Pickleball has been touted as the fastest-growing sport in America. An astonishing 36.5 million Americans played pickleball between August 2021 and August 2022, up from just 4.2 million players in 2020. Pickleball is like a cross between tennis, Ping-Pong, and paddleball that’s played with a wiffle ball on a court that’s less than half the size of a tennis court. Many players are thrilled about the physical health benefits from dinking (hitting a soft shot over the net), driving (hitting a hard-driven ball), and dropping (hitting a shot from the baseline that drops just over the net) on their opponents. But even better, pickleball is highly beneficial for brain health. As a brain health expert, that makes me very happy. Take a look at six ways pickleball boosts brainpower:
1. Pumps Up Blood Supply To The Brain
Pickleball can really get you moving, and a 2022 study in Science & Sports found that compared to walking, playing doubles in pickleball increases mean heart rates by 14 percent and peak heart rates by 19 percent. Basically, pickleball is considered an aerobic sport, and whenever you get your heart pumping, you get more blood flow to your brain. More blood flow means more oxygen, more glucose (aka energy), and more nutrients to fuel your brain. One of the brain regions that benefits the most from aerobic exercise is the prefrontal cortex, or PFC. It’s responsible for focus, forethought, decision-making, and controlling impulses. A high-functioning PFC is associated with greater happiness and success in all areas of life.
2. Heightens Function In The Cerebellum
Playing pickleball requires a lot of coordination and quick reflexes. It all increases activity in an area of the brain called the cerebellum. Situated at the back of the brain just above the neck, the cerebellum plays a role in processing speed, or how quickly your brain can handle mental tasks. It’s also involved in cognitive flexibility, which makes it easier for you to cope when plans change or you get an unexpected work project at the last minute. Having healthy levels of activity in the cerebellum enhances both processing speed and cognitive flexibility.
3. Increases Brain Volume
When it comes to the brain, size matters! The brain’s gray matter is involved in memory, movement, and emotions, and the more of it you have the better. Playing sports, such as pickleball, can help. A study in the Journal of Science and Medicine in Sport reported that exercises that involve forethought – say, planning to lob a pickleball over your opponent’s head or smack one down at their feet – combined with coordinated actions increases gray matter volume. Other research shows that aerobic exercise like pickleball boosts volume in the hippocampus, a brain structure that plays a significant role in memory formation.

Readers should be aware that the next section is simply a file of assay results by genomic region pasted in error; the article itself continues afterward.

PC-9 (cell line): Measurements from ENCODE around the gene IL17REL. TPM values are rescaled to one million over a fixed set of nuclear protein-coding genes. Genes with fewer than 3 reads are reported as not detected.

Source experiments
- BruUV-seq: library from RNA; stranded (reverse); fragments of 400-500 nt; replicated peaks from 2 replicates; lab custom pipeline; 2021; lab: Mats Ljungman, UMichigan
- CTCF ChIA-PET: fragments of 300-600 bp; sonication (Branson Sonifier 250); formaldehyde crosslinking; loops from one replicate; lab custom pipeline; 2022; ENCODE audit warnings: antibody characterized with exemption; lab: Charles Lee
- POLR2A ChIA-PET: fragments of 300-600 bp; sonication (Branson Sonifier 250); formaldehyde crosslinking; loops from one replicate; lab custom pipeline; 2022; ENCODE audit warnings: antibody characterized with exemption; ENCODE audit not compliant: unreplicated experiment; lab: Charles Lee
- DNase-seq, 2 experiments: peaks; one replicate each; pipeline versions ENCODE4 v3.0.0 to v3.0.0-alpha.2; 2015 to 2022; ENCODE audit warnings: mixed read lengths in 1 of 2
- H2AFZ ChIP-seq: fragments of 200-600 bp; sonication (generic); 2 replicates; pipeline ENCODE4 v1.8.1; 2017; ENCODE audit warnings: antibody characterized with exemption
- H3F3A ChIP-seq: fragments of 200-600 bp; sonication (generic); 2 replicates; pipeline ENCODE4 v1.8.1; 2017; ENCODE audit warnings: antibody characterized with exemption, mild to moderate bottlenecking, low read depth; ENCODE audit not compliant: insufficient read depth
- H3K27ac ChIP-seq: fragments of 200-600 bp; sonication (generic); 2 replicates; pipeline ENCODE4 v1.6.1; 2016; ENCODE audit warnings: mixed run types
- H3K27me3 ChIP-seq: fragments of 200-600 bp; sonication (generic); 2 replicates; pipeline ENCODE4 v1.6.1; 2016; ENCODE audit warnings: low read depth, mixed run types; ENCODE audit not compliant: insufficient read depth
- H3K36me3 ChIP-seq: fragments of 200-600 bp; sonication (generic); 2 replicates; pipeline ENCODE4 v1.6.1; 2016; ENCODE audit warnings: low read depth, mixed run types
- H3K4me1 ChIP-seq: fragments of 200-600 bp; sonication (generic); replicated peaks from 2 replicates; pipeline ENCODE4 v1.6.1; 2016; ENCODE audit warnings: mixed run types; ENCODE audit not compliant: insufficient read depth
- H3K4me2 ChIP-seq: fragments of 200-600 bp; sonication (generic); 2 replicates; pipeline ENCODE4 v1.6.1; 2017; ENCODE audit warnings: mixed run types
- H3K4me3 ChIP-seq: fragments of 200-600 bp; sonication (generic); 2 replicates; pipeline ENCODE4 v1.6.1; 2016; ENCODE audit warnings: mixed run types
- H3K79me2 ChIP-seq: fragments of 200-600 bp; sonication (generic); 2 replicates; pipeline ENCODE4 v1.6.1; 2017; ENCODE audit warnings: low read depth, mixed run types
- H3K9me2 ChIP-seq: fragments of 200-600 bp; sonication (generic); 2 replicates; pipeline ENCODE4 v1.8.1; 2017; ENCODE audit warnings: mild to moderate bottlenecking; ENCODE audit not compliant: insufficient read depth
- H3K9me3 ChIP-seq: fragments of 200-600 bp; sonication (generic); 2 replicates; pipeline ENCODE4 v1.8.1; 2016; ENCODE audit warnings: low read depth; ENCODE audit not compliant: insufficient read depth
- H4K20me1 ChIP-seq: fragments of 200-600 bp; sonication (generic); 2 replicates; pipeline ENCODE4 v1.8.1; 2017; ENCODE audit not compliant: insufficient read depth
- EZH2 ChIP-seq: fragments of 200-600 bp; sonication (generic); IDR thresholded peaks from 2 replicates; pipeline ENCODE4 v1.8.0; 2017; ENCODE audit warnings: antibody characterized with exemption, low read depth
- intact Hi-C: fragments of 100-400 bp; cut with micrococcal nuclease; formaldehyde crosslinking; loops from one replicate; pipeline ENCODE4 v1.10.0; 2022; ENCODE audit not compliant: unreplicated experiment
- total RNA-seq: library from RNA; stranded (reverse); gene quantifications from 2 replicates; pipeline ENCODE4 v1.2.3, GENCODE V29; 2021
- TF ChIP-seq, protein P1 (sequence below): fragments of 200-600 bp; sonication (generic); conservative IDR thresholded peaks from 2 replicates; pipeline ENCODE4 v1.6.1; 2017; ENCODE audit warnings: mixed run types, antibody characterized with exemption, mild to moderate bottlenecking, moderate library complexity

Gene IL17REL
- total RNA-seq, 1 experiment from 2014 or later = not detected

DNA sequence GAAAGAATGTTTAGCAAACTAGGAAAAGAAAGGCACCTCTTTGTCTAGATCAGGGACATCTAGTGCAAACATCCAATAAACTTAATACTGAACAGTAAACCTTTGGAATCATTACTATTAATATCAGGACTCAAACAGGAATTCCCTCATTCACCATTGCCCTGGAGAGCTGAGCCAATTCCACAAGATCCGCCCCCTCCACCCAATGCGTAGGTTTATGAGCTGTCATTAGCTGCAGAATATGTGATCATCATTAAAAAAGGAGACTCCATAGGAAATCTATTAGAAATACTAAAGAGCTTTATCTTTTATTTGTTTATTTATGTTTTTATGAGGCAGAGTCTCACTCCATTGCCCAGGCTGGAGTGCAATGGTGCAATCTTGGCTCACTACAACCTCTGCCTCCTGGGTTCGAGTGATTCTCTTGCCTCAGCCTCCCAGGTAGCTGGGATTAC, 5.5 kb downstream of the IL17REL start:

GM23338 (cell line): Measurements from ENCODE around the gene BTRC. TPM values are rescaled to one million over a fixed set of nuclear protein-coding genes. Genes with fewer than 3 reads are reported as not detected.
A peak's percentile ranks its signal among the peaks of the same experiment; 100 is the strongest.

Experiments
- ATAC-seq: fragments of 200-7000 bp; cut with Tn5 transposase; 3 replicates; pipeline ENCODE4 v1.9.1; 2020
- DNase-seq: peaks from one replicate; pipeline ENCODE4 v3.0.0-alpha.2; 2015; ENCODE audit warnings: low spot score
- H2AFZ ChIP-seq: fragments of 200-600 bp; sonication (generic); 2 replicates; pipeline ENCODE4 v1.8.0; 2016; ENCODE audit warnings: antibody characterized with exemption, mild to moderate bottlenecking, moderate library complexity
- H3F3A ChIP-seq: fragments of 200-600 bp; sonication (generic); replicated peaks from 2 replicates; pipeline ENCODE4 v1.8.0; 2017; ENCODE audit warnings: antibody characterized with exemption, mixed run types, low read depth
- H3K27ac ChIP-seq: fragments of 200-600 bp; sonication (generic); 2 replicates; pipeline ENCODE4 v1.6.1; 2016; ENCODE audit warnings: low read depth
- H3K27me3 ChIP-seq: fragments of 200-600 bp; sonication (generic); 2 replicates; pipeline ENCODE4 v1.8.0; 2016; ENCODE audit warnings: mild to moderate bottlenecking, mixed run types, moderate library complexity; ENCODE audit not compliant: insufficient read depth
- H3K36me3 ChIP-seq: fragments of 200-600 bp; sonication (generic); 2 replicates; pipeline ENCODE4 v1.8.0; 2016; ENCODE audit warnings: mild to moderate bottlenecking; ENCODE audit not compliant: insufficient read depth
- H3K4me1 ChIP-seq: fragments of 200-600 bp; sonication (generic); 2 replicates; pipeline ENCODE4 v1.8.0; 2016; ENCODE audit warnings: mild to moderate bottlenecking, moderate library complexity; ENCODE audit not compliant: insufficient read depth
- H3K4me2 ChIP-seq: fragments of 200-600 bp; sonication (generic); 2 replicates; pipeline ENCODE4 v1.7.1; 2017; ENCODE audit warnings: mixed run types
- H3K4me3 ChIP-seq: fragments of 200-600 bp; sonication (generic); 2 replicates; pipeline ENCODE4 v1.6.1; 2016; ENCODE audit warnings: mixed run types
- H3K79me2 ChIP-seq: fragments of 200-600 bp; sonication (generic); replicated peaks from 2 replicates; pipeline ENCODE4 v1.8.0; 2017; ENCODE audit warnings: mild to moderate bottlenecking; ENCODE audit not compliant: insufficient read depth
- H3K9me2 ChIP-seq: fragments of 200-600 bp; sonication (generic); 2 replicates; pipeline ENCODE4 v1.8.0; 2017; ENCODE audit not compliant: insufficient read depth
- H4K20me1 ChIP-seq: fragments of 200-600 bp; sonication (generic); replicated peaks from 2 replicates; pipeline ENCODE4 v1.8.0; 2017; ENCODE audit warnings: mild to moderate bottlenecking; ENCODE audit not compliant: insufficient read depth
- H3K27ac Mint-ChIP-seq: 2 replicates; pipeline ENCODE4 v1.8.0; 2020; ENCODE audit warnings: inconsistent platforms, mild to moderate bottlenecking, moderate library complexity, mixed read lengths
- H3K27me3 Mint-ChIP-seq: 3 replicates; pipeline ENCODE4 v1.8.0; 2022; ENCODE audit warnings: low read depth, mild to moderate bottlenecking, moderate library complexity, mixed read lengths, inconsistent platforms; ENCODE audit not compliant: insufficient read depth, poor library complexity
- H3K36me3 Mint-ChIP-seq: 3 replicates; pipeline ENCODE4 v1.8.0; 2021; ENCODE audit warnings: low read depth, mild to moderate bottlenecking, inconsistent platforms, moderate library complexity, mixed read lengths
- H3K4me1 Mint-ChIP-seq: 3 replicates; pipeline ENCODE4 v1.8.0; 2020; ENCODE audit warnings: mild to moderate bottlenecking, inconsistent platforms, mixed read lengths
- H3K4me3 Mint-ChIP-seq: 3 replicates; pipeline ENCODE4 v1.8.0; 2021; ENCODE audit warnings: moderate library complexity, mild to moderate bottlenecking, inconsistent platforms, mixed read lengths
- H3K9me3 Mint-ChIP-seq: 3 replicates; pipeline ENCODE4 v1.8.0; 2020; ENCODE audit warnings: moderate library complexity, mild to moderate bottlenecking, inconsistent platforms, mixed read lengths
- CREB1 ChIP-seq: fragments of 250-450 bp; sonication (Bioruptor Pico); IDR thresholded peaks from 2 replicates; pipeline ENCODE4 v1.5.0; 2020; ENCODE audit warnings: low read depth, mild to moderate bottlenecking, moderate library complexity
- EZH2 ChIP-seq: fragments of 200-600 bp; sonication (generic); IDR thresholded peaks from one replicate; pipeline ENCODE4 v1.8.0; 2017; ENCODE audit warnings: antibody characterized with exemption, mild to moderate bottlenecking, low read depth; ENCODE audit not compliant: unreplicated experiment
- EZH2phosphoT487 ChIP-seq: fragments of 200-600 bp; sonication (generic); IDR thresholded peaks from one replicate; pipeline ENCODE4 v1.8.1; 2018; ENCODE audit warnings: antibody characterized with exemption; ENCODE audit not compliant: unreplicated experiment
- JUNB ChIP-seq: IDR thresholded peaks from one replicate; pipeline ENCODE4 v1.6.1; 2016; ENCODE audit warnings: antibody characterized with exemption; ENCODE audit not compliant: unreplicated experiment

4. Boosts Mood-Enhancing Neurochemicals
Physical activity triggers the release of feel-good brain chemicals, including dopamine and serotonin. Research shows that aerobic exercise also increases levels of the essential amino acid tryptophan, which is a precursor to serotonin. The bottom line is that recreational sports, such as pickleball, can boost moods and calm anxiety. Some studies show that exercise is as effective as antidepressants.
5. Increases BDNF
The human brain is constantly changing, and it tends to shrink with age. A protein called brain-derived neurotrophic factor (BDNF) is involved in neurogenesis, or the birth of new neurons. Research shows that heart-pumping exercise, such as pickleball, boosts BDNF. More brain cells mean more protection against cognitive decline. For example, a 2018 study points to new neurons in brain regions involved in memory.
6. Protects Against Brain Aging
Group recreational sports like pickleball provide opportunities for socialization, which is good for the brain. Maintaining strong friendships into your golden years helps keep the brain young and protects against cognitive decline. A study in Plos One looked at SuperAgers – individuals in their eighties who have the memory and cognitive performance of people two or three decades younger. Their findings showed that SuperAgers tend to have stronger social ties. Other research on mice found that the brains of mice living in groups looked younger compared to those that lived alone.
Playing group recreational sports like pickleball can be beneficial for the brain in so many ways. And it is getting easier to find places to play pickleball as courts are popping up in towns across America. Of course, it’s always a good idea to check with your physician before beginning a new form of exercise.
Daniel G. Amen, MD is a physician, board-certified child and adult psychiatrist, award-winning researcher, 17-time bestselling author, and in-demand speaker. He’s Founder and CEO of Amen Clinics, which holds the world’s largest database of functional brain scans relating to behavior. He’s lead researcher on a landmark brain imaging and rehabilitation study on pro football players. He’s been on health-related podcasts, television programs, books, articles, music albums, and movies; and made numerous court and public appearances. His new book is Change Your Brain Every Day: Simple Daily Practices to Strengthen Your Mind, Memory, Moods, Focus, Energy, Habits, and Relationships.
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